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Limits with absolute values

  1. Mar 13, 2010 #1
    1. The problem statement, all variables and given/known data

    Let f(x, y) = |xy|.

    I want to prove that f is not continuous at (0,0).


    3. The attempt at a solution


    To prove that f is not continuous at (0,0) I think I need to show that

    [tex]\lim_{(x, y) \to (0, 0)}|xy| \neq 0[/tex]

    I'm a little confused about the |absolute value| signs and I don't know know what to do with them. Can anyone help please? (there's nothin about this in my book)
     
  2. jcsd
  3. Mar 13, 2010 #2

    tiny-tim

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    Hi math2010! :smile:
    I think it is continuous at (0,0) :confused:

    Try proving that. :smile:
     
  4. Mar 14, 2010 #3

    Well the whole problem says "Show that [tex]f \notin C^1[/tex] at (0,0)."

    In my course "[tex]f \in C^1[/tex]" means that "[tex]f_x[/tex] and [tex]f_y[/tex] exist and are continuous".

    So, I know that f(x, y) = |xy| is differentiable at (0,0). I want to prove that it does not belong to [tex]C^1[/tex], which is why I tried to show it's not continous. I'm very confused here :confused:
     
  5. Mar 14, 2010 #4

    jbunniii

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    I think the notion of [itex]C^1[/itex] is defined only if you are talking about some open set. I don't think it makes any sense to say "[itex]f \in C^1[/itex] at the point [itex](0,0)[/itex]".

    It's true that [itex]f[/itex] is both continuous and differentiable at [itex](0,0)[/itex].

    However, [itex]f[/itex] is NOT differentiable at [itex](x,0)[/itex] for [itex]x \neq 0[/itex], nor at [itex](0,y)[/itex] for [itex]y \neq 0[/itex]. Therefore if [itex]U[/itex] is an open set containing the origin, then [itex]f \not\in C^1(U)[/itex].
     
  6. Mar 14, 2010 #5

    tiny-tim

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    ah! that's not what you said originally :wink:

    So f is in C0 (the continuous functions), but not in C1 (the continuously differentiable functions)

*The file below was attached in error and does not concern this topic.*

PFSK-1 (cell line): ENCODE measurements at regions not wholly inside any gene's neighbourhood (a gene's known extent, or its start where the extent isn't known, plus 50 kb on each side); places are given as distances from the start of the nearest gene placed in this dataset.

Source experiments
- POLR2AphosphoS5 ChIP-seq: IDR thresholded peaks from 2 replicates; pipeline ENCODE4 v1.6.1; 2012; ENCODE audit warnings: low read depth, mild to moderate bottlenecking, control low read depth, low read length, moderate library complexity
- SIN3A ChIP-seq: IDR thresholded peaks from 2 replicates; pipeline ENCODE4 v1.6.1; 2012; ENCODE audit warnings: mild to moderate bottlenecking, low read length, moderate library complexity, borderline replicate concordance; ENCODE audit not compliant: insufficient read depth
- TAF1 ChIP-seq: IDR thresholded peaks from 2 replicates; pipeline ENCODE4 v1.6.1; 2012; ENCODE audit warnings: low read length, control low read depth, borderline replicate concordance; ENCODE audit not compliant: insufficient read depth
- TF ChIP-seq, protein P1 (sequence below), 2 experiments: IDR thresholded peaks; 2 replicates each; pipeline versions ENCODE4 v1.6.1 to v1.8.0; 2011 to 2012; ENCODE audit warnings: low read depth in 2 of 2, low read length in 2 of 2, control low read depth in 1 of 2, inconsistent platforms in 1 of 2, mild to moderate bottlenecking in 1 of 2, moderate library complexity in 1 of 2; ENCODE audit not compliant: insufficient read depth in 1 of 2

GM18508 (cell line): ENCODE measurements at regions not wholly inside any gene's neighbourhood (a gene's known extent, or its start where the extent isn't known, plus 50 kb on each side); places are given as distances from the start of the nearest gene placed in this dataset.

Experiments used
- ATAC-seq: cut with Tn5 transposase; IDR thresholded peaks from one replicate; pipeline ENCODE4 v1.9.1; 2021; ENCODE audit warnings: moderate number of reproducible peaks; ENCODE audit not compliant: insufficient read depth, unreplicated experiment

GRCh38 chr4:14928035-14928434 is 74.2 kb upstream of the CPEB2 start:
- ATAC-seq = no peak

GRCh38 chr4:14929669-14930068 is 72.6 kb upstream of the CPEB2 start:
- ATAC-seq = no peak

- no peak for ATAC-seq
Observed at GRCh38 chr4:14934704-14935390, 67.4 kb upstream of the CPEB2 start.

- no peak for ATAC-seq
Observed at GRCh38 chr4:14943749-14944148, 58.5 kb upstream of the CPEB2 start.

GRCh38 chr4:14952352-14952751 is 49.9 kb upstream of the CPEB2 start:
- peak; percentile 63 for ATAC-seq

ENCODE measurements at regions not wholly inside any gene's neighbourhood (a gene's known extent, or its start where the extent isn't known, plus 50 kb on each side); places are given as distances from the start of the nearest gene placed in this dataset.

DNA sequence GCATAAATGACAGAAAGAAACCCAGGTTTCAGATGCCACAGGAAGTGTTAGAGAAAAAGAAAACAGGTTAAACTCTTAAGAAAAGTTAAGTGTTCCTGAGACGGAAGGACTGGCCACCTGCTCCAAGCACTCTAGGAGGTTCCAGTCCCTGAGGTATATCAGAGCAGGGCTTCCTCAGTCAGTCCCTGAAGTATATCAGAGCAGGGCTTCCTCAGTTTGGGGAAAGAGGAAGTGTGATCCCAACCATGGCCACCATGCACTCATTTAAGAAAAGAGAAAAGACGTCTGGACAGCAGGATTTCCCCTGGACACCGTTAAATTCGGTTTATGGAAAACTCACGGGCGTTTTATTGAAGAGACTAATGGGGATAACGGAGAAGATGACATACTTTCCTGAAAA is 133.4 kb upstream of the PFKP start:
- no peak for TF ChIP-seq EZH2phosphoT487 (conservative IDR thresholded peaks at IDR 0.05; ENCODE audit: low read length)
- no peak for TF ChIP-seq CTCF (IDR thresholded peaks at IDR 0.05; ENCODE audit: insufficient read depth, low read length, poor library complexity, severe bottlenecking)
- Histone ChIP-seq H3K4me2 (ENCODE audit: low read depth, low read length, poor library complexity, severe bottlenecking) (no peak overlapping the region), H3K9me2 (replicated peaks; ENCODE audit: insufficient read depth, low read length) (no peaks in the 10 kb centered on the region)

As jbunniii :smile: says, you need to show that f is not continuously differentiable in a neighbourhood of (0,0).

    First step … what are the derivatives of f ? :smile:
     
  7. Mar 14, 2010 #6
    Since the derivative of the absolute value function is the function [tex]\frac{x}{|x|}[/tex] (where the denominator isn't zero), I guess the derivatives of f(x,y)=|xy| are [tex]f_{x}(x,y)= f_y(x,y)= \frac{xy}{|xy|}[/tex].

    So what does this tell us? :rolleyes:
     
  8. Mar 14, 2010 #7

    tiny-tim

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    No.

    Differentiate without the ||, and then adjust it. :wink:
     
  9. Mar 14, 2010 #8
    without || it is:

    So [tex]f_x (x,y) = y[/tex]

    And I adjust it to [tex]\frac{y}{|xy|}[/tex].

    And [tex]f_y (x,y) = x[/tex] so it is [tex]\frac{x}{|xy|}[/tex]. Is this correct? :confused:
     
  10. Mar 15, 2010 #9

    tiny-tim

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    No, the magnitude will just be y, so you need to multiply by the sign of xy (or xy/|xy| or |xy|/xy).
     
  11. Mar 16, 2010 #10
    ah, you mean [tex]f_x (x,y)= \frac{y}{|y|}[/tex] and [tex]f_y(x,y)= \frac{x}{|x|}[/tex]?
     
  12. Mar 16, 2010 #11

    tiny-tim

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    But they both have magnitude 1, and they don't involve the sign of xy.
     
  13. Mar 16, 2010 #12
    What do you mean?
     
  14. Mar 17, 2010 #13
    I'm sorry, I don't really understand what you mean by saying "they don't involve the sign of xy". Do you mean it will be [tex]f_x(x,y) = y[/tex]?
     
  15. Mar 17, 2010 #14

    tiny-tim

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    If it wasn't for the ||, fx(x,y) would be y.

    The || will change the sign, but not the magnitude. :smile:
     
  16. Mar 17, 2010 #15
    So how does this enable us to show [tex]f \notin C^1[/tex]?
     
  17. Mar 17, 2010 #16

    tiny-tim

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    I think f is differentiable at (0,0), but not continuously differentiable.
     
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